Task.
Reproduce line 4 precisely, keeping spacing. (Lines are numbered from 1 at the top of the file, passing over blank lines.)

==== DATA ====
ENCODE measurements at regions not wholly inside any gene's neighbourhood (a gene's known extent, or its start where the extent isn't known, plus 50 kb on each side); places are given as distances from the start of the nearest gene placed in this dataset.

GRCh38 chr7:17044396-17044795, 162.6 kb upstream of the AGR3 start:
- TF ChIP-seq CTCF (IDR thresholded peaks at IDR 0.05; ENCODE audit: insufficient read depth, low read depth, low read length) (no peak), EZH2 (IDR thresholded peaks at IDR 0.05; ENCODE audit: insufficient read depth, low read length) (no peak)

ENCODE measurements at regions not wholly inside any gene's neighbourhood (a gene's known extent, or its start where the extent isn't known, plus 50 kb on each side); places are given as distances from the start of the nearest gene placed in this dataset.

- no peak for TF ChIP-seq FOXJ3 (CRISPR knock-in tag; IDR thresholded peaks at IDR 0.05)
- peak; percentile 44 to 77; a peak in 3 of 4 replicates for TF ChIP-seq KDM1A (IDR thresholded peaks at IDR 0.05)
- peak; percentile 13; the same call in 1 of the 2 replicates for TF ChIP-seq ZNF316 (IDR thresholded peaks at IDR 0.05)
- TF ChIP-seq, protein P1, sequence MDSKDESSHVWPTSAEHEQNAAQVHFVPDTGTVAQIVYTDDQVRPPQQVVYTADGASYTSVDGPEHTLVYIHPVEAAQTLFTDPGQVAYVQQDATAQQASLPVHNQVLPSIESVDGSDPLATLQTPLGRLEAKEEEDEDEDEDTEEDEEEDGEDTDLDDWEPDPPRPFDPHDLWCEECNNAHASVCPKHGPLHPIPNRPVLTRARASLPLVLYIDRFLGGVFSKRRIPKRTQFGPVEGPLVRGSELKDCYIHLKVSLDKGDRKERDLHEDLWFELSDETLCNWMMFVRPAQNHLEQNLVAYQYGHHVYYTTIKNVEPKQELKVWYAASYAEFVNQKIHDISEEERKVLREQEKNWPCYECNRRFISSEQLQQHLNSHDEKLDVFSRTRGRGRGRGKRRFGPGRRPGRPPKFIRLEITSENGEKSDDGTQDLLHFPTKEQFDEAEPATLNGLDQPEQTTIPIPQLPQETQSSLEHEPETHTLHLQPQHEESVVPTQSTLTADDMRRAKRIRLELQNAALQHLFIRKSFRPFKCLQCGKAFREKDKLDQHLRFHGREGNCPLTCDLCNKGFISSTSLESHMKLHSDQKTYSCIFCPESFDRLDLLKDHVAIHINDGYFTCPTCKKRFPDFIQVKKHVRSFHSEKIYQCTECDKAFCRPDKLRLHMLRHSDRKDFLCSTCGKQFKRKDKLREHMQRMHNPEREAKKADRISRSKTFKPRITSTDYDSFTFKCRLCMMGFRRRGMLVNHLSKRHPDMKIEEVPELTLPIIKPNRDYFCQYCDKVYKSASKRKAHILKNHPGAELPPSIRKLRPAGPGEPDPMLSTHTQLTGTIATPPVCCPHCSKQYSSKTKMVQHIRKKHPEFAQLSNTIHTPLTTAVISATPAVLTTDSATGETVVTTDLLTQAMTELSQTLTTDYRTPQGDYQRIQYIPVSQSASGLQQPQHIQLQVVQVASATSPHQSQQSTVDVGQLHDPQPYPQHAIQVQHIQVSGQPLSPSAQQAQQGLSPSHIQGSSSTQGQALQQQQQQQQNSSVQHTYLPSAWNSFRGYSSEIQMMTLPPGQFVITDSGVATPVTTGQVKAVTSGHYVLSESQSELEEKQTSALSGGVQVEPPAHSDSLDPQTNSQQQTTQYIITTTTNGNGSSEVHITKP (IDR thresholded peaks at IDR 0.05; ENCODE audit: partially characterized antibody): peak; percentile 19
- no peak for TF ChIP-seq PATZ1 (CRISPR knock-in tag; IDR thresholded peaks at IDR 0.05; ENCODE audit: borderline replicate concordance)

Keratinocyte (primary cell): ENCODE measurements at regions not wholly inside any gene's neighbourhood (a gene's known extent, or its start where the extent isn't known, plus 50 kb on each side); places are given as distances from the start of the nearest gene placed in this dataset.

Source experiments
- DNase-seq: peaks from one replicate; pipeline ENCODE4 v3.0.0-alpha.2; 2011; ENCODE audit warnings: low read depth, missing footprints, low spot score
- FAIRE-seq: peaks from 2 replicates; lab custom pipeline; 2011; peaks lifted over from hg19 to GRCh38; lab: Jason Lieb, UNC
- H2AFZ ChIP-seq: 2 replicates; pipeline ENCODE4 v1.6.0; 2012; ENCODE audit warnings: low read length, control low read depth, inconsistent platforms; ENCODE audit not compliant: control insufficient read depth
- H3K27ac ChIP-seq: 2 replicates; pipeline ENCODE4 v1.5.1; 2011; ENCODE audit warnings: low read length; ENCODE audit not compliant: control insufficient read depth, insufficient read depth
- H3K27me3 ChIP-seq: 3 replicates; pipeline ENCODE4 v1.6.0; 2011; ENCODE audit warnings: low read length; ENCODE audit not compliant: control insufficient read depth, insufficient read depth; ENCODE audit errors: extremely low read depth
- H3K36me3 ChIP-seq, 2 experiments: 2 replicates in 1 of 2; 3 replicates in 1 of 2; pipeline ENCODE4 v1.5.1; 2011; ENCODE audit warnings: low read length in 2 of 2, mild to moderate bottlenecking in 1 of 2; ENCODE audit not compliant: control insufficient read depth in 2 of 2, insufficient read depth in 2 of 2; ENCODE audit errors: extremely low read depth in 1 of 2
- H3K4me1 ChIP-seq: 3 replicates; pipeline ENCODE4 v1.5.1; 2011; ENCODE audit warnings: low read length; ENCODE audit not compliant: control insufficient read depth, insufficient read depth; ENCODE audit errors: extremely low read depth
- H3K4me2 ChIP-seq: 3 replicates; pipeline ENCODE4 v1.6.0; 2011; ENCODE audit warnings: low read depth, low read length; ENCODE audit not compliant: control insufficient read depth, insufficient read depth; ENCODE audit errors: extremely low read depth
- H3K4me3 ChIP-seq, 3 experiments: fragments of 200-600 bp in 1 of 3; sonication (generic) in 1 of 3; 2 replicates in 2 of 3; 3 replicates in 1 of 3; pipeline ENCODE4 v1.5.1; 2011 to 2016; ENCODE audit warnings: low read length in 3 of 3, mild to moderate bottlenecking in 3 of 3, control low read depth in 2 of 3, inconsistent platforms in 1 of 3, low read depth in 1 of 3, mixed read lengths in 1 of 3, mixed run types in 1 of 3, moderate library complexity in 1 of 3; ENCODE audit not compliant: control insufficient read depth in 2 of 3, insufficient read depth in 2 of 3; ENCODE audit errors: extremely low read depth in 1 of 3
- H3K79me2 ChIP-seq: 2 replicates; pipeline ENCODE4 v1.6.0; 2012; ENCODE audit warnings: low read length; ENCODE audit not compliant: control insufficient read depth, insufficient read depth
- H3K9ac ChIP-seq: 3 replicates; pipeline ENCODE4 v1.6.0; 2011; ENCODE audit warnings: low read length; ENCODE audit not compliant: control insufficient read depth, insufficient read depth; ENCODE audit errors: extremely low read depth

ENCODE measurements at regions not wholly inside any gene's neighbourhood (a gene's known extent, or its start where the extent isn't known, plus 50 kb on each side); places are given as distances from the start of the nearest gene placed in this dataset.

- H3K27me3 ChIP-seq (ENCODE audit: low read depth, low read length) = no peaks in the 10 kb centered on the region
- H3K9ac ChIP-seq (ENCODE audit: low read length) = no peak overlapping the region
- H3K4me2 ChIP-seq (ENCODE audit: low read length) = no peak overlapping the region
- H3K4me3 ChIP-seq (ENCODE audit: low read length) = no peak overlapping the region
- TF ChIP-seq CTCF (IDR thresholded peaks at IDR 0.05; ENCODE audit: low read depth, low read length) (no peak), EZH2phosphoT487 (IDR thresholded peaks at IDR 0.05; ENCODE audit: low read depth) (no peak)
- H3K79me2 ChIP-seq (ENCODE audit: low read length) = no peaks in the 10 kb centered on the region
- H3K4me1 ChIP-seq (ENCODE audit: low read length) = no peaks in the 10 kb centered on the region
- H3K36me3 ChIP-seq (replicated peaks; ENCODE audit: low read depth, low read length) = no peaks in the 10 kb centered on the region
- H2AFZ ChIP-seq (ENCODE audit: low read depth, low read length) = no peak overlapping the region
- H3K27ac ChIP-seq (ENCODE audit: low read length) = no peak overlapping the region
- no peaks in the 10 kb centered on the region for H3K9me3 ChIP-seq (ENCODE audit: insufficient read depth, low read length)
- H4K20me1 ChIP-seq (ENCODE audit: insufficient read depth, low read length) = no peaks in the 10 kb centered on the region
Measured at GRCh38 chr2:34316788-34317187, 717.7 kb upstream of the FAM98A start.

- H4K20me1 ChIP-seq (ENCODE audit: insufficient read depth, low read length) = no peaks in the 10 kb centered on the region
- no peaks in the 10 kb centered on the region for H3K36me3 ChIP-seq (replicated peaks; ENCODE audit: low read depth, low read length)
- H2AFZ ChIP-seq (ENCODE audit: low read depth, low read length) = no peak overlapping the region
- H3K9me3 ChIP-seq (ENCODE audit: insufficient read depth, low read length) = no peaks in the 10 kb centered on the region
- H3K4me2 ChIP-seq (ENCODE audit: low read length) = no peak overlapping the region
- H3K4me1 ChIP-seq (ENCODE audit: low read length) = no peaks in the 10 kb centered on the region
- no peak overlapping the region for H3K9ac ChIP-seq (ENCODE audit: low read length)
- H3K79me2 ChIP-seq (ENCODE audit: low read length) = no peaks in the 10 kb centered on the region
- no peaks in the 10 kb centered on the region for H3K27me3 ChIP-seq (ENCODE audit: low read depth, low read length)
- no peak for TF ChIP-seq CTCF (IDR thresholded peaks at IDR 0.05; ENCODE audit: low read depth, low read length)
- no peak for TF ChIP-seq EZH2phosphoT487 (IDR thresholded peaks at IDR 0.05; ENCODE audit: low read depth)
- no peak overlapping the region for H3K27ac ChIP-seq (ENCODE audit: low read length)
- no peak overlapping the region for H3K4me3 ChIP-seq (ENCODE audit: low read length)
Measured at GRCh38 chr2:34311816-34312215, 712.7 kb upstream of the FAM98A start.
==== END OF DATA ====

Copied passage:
ENCODE measurements at regions not wholly inside any gene's neighbourhood (a gene's known extent, or its start where the extent isn't known, plus 50 kb on each side); places are given as distances from the start of the nearest gene placed in this dataset.